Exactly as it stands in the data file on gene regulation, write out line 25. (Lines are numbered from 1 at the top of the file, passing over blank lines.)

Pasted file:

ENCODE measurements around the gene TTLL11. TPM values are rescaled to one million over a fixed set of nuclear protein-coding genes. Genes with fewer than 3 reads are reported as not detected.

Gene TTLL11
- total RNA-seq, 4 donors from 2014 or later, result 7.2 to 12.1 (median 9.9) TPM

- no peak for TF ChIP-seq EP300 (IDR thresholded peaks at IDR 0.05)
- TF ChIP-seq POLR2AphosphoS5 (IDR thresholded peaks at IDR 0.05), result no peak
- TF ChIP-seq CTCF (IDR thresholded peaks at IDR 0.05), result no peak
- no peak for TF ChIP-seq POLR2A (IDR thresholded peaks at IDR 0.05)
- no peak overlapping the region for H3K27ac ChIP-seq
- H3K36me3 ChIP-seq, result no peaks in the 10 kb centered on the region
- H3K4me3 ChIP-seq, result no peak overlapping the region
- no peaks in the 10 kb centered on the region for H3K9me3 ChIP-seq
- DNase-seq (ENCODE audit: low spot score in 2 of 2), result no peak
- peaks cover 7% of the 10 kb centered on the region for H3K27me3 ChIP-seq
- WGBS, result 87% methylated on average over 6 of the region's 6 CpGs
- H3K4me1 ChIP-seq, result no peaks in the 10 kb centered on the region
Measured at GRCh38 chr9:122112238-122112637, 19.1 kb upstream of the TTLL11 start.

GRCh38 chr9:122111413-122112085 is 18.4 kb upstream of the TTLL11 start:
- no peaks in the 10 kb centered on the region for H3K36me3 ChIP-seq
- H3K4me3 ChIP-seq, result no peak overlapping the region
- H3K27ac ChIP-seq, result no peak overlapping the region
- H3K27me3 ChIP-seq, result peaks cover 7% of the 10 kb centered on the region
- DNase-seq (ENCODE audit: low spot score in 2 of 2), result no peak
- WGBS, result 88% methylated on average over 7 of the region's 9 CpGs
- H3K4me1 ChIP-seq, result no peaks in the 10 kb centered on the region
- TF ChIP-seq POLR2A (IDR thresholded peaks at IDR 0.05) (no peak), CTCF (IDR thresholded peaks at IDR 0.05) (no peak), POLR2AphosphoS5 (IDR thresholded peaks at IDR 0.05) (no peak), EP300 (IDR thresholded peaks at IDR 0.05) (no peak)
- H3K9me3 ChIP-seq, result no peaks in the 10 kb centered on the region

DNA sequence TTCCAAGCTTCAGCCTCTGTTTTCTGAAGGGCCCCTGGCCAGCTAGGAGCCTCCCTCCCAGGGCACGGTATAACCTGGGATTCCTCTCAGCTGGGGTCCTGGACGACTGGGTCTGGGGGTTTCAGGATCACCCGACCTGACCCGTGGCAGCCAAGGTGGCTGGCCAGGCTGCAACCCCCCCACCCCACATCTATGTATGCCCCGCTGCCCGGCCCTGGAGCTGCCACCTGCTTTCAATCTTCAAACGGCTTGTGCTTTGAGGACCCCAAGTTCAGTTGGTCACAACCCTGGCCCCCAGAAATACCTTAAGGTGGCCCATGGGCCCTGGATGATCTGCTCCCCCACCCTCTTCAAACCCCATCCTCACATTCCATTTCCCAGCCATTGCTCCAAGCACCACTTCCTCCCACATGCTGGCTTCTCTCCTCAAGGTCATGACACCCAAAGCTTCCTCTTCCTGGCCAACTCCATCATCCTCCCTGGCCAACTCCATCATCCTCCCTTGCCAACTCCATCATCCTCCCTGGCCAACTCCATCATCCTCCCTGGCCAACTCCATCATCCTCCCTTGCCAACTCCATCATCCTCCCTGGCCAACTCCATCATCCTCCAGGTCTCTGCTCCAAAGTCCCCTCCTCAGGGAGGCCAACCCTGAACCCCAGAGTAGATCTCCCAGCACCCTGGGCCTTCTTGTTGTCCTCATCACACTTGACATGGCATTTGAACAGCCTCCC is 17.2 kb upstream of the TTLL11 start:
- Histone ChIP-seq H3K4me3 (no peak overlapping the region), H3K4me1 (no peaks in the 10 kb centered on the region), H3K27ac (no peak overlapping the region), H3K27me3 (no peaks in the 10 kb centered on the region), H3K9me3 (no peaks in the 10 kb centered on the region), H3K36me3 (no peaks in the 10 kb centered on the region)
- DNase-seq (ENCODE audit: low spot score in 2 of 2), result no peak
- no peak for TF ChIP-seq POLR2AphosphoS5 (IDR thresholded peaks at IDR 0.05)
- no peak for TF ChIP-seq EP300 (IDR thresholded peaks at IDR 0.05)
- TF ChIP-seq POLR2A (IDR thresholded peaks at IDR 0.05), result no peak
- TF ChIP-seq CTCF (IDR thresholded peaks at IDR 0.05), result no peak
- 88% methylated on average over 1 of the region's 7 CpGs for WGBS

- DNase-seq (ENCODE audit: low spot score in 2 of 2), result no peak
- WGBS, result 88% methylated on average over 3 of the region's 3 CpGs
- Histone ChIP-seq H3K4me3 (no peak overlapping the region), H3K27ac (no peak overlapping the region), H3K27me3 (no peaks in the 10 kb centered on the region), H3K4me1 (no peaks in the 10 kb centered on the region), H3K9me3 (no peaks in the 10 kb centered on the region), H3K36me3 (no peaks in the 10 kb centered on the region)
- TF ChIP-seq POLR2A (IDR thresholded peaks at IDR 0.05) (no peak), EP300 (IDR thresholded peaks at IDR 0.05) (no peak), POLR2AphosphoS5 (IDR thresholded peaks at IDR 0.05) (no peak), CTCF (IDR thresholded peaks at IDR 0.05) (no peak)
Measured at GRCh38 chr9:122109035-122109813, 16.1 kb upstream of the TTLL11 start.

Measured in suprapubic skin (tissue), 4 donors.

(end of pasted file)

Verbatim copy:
- TF ChIP-seq POLR2A (IDR thresholded peaks at IDR 0.05) (no peak), CTCF (IDR thresholded peaks at IDR 0.05) (no peak), POLR2AphosphoS5 (IDR thresholded peaks at IDR 0.05) (no peak), EP300 (IDR thresholded peaks at IDR 0.05) (no peak)